Raising Wages for Early Educators

The Build Back Better plan addresses the childcare staffing shortage and improves the quality of early childhood education by investing in higher wages and training for early educators and other childcare providers.

Today, parents pay unaffordable prices for early education while early educators—the majority of whom are women, disproportionately women of color—are paid poverty-level wages. The plan will address this disconnect by using federal funding to both lower costs for families and raise wages. Specifically, the bill ensures that all early educators and staff in both childcare and pre-K are paid equivalent wages to elementary school teachers with similar credentials and experience, and at least a living wage. The plan also provides funding to support training and professional development across programs.


Today, parents pay unaffordable prices for early education while early educators—the majority of whom are women—are paid poverty-level wages.


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Build Back Better means investment in supporting the healthy development of young children in the U.S., whose generation represents the country’s most diverse yet. (Pxfuel / Creative Commons)

In the first three years, states are required to use funds to increase childcare provider payment rates, including increased wages. Funds are also available to support the training and professional development of the early childhood workforce, including degree attainment and credentialing. The state plan goes into effect no later than the fourth year, and requires that states have in place a wage ladder for staff of eligible childcare providers, including a certification that states are meeting the equivalency and living wage requirements, as well as making annual cost of living adjustments.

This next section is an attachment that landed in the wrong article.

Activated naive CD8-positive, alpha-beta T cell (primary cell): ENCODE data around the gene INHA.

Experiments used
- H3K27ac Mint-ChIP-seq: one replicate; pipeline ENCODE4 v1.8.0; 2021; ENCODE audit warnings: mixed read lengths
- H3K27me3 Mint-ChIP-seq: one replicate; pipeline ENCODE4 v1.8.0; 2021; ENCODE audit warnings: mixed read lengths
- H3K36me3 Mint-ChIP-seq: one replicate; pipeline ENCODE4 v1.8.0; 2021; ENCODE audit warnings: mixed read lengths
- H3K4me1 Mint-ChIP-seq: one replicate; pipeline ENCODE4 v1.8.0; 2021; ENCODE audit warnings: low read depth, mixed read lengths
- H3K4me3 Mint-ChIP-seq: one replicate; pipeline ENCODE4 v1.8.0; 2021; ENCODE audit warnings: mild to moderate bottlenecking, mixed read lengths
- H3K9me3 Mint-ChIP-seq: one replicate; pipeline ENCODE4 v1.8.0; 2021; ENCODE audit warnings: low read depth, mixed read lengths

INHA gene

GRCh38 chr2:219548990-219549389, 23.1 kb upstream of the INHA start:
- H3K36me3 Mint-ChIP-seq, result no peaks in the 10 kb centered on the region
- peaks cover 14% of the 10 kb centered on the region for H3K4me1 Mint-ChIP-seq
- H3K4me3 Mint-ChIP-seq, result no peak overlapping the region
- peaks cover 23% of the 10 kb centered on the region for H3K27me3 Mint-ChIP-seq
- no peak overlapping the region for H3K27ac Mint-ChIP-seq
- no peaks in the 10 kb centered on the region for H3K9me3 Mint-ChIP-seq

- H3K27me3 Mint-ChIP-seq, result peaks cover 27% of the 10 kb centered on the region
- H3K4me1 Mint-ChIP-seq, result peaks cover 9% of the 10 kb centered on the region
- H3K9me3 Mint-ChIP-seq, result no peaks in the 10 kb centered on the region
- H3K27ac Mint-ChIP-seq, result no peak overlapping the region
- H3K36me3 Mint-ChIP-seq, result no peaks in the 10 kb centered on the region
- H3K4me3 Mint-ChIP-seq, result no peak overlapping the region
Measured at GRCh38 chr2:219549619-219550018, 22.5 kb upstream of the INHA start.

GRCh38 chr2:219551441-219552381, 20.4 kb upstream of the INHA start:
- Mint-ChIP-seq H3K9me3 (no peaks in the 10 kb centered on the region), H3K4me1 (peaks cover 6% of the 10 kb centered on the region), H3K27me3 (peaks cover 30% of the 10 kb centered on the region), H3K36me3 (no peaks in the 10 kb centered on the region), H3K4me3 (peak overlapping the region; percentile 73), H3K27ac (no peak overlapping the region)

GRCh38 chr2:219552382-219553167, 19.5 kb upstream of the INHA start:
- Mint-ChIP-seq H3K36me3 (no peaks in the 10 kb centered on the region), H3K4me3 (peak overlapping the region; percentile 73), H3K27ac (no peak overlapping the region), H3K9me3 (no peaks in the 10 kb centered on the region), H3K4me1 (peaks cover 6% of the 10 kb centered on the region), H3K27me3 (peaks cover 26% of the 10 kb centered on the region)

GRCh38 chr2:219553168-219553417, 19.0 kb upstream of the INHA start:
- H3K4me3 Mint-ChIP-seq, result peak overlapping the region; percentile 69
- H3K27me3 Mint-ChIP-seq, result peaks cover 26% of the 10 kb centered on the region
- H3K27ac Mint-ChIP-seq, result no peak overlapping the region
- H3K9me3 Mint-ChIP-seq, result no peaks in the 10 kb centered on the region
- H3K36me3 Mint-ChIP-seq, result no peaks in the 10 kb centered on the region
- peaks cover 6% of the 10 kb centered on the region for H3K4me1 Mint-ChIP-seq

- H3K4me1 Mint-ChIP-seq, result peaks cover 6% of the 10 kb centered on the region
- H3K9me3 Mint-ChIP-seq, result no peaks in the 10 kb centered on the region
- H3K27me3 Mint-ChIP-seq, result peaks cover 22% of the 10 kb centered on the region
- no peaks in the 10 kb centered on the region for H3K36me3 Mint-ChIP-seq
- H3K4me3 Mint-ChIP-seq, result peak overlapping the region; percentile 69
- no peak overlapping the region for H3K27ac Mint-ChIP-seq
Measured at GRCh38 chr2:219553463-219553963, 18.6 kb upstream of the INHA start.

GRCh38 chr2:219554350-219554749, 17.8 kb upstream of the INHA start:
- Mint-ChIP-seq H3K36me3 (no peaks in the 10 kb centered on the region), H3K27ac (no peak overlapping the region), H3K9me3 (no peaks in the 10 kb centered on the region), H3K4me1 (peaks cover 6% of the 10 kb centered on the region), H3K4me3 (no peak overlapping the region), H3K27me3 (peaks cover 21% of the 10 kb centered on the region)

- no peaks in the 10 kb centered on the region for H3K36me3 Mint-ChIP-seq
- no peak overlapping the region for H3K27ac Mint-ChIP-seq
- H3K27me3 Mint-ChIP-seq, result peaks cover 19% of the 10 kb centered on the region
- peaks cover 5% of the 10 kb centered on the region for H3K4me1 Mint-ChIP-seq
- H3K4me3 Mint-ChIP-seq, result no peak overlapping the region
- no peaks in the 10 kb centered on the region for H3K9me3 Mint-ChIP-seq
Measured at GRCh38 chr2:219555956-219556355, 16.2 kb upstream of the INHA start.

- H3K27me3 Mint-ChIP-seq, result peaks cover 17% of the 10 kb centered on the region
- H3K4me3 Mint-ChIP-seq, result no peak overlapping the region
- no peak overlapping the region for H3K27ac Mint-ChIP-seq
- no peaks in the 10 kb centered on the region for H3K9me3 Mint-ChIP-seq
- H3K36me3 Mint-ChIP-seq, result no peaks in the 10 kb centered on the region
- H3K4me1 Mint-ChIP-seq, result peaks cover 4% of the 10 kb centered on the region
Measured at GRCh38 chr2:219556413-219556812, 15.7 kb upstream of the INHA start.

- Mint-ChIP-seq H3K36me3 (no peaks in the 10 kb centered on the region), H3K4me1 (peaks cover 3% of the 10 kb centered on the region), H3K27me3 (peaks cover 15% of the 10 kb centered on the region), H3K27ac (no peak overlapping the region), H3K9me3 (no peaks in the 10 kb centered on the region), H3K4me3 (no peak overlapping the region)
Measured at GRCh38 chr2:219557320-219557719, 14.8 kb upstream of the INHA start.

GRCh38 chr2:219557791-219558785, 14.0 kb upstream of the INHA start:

For pre-K, similarly, by the fourth year, states must provide for salaries, and set schedules for salaries, for the staff of providers in the state pre-school program that are equivalent to salaries of elementary school staff with similar credentials and experience: At a minimum, they must provide a living wage for all staff of such providers.